Three weeks ago my entry Not quite ready for subversion was full of questions. For most of my life I have long been drawn to the vision of rich and poor living together. But now I was questioning whether “the poor” actually benefited from all this mixing, and whether they’d be better off if we rich people just sent cash.
The last two weeks have been filled with answers.
The first answers came, as they often do, from faithful readers. Barbara and Kathy nailed the challenges of these cross-cultural exchanges, and John D. reminded us why it’s all worthwhile.
The Suppers speak
The next answers came from members of Danforth Church’s Wednesday Night Suppers. After stewing whether my fellow diners would rather “eat their dinners and leave, rather than suffer conversation with the likes of me,” I realized I didn’t need to keep wondering – I could just ask them.
So last Wednesday, when a new guest asked me why I came to the Suppers. I said, “it’s social – a chance to meet people.” He said he had passed up his Meals on Wheels dinner that night for the same reason. He’d been told there are always interesting people out on Wednesday night, and that’s why he’d come out.
This week we are mourning the death of Lynn, one of those interesting people. Lynn and her partner Jack were a wild-looking pair. But Lynn was also a great dinner companion – sensible and good humoured, cautious about her health after a diabetes diagnosis, filled with love for Jack. Without the Suppers, I would never have known her.
My favourite “Lynn moment” was two summers ago. I had planned to drive Lynn, Jack and a couple of other Suppers regulars to a volunteer recognition barbecue. Initially Jack was too shy to come, but Lynn coaxed him into it. As we walked along the Danforth she called out to every street friend she passed, “We’re going to a barbecue in Don Mills.” It was a giddy cross-cultural occasion, for her, and for me.
Friends, if you see Jack, tell him everyone at the Suppers misses him, and would love to see him back.
Pat Capponi says it
The third answer came at the Zero Dollar Linda event, sponsored by the Metcalf Foundation. “Zero Dollar Linda” is Linda Chamberlain, who spoke at Danforth Church many years ago. The irrepressible Linda went from wandering around the streets in plastic bags to a stable home in supportive housing and a part-time job at the Centre for Addiction and Mental Health. That’s the good news. The bad news is that the deductions to her social assistance and rent subsidies made it impossible to keep her job – she just couldn’t afford it.
At that event, someone asked why it took so long for government to change the rules that have long held back people like Linda. The answer came from Pat Capponi , a mental health advocate and tough-talker. I was sure someone like Pat would scorn efforts such as the Suppers as “those church people doing their nicey-nicey thing,” – making themselves feel better, but doing nothing to promote social justice.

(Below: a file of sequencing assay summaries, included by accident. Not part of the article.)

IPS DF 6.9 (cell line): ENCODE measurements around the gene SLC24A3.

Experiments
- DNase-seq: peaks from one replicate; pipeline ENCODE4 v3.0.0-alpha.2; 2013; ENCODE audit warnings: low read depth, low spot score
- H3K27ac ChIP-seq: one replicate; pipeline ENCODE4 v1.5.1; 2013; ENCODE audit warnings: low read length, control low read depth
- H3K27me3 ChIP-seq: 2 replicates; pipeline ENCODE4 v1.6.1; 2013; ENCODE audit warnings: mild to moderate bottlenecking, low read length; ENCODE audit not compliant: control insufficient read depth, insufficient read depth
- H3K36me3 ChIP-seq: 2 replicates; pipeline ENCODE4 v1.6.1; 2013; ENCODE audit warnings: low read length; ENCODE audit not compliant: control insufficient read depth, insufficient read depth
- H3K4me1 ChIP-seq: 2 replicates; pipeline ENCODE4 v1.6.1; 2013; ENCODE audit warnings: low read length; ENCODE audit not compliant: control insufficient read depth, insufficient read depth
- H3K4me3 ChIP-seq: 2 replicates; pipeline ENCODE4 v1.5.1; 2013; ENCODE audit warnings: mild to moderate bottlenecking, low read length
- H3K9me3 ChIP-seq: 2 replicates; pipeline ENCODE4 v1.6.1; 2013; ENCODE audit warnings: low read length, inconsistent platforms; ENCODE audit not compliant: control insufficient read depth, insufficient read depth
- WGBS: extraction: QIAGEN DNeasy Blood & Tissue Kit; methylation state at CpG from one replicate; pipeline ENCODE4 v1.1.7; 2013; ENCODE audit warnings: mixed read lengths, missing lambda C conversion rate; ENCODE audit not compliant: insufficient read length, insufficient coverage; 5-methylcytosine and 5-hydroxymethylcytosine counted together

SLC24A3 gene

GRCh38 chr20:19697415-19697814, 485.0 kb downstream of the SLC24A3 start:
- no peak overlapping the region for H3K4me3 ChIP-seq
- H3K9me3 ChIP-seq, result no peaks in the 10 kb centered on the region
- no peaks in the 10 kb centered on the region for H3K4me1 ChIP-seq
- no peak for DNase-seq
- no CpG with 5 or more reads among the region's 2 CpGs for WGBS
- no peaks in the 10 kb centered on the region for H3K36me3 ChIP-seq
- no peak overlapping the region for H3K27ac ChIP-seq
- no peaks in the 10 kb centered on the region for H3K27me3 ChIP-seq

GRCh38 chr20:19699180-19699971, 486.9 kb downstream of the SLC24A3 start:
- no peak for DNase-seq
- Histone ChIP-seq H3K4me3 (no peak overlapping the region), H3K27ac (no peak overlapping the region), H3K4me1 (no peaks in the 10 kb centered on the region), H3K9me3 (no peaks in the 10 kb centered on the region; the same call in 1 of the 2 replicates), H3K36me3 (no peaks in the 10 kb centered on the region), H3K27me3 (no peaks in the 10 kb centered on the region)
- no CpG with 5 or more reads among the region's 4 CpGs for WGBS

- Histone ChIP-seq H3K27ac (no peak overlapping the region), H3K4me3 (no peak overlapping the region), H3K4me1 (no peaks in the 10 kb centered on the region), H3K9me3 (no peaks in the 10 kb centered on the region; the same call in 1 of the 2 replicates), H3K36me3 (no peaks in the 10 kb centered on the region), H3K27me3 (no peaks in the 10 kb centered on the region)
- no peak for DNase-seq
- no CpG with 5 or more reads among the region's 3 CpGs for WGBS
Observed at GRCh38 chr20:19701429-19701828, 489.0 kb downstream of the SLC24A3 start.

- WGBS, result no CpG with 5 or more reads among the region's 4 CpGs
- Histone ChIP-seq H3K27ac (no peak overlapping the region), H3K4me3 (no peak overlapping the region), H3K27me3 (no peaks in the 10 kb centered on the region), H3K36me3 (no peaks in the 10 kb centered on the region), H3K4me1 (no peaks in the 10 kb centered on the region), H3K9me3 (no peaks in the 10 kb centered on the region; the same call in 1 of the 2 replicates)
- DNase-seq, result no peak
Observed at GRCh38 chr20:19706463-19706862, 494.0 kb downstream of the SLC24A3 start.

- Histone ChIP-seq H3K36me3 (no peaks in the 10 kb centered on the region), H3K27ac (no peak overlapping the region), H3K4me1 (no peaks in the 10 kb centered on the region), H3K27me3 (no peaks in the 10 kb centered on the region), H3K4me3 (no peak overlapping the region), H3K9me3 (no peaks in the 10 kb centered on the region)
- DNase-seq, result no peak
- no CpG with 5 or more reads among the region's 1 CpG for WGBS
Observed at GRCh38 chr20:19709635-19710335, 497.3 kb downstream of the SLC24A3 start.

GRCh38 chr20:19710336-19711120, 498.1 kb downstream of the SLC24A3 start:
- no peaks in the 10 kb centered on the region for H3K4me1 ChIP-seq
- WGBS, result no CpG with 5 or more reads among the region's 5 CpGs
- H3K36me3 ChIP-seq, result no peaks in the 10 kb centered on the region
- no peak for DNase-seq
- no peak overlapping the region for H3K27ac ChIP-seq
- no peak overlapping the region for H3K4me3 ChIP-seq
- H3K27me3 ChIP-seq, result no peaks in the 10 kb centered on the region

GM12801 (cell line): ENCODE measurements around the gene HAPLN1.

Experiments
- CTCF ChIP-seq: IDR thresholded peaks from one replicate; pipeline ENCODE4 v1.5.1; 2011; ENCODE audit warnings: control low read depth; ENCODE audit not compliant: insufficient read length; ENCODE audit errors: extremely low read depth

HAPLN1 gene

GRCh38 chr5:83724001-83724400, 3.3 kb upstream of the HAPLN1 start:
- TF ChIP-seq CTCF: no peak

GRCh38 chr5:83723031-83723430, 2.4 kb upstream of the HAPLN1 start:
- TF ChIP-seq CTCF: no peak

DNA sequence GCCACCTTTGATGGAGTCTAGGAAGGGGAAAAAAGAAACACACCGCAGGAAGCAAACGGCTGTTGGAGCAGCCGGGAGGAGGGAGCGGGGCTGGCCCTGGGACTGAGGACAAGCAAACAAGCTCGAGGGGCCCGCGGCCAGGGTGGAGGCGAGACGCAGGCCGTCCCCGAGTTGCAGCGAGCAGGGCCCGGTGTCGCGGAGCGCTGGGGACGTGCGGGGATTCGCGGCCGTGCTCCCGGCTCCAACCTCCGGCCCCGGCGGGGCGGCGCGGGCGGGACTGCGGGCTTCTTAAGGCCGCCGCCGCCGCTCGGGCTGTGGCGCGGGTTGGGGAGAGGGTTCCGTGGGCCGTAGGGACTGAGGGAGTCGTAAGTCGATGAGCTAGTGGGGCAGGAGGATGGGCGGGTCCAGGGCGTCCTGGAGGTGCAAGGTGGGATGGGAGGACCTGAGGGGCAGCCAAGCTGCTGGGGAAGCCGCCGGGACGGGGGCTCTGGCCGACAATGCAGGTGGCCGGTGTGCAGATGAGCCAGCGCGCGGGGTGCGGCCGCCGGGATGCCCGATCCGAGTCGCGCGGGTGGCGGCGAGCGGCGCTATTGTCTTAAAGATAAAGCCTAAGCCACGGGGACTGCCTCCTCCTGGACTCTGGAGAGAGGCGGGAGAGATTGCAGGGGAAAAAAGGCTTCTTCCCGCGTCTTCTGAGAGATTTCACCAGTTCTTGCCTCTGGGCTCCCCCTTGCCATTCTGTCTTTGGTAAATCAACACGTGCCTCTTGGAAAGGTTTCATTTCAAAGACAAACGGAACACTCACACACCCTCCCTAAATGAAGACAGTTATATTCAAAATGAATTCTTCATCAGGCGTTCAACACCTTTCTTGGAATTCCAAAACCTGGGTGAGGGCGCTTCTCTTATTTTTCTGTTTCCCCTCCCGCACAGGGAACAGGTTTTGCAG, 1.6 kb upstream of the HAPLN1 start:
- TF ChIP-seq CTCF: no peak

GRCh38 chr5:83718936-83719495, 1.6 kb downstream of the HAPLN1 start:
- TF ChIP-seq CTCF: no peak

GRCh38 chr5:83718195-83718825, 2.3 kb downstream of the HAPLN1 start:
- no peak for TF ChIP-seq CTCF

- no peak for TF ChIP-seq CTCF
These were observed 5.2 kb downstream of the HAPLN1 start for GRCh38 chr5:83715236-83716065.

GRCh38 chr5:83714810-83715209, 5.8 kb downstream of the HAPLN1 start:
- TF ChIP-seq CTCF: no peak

Instead, she talked about the importance of bridging the class divide. She saw conversations between rich and poor as key to turning “poor people’s” issues into mainstream ones. Incidentally, that same week the Globe reported on a new rule from Revenue Canada that hurt low-income retirees. Within one day that rule had been changed. This is the power of the mainstream. Contrast that to the years of task forces and reports that still haven’t convinced the government to fix dumb social assistance rules.
The Spirit Levels
Finally, on Friday I attended a lecture by UK epidemiologist Richard Wilkinson, the author of The Spirit Level: Why Equality is Better for Everyone. He shows that unequal societies like the US and, increasingly , Canada – where the gap between rich and poor is the greatest – have more homicides, violence, mental illness, addictions, teen pregnancies, obesity and lower life expectancy, literacy scores, social mobility and trust than more egalitarian societies.
Why do unequal societies score so badly? Wilkinson suggests one reason is the chronic stress brought on by the shame and competition that comes with big status differentials. Another is the weakness of family and friendship ties in unequal societies. (Some studies even show people with close friends avoid colds and heal faster from cuts.)
The whole point of initiatives such as the Suppers is to build friendships, and reduce the gap between rich and poor. They’re just one tiny step, of course. But I’m now convinced they’re a step in the right direction.
So now I’m ready. Let the subversion begin!
Friends: I invite you to check out the ideas that have invigorated me over the past couple of weeks, and send in your own views.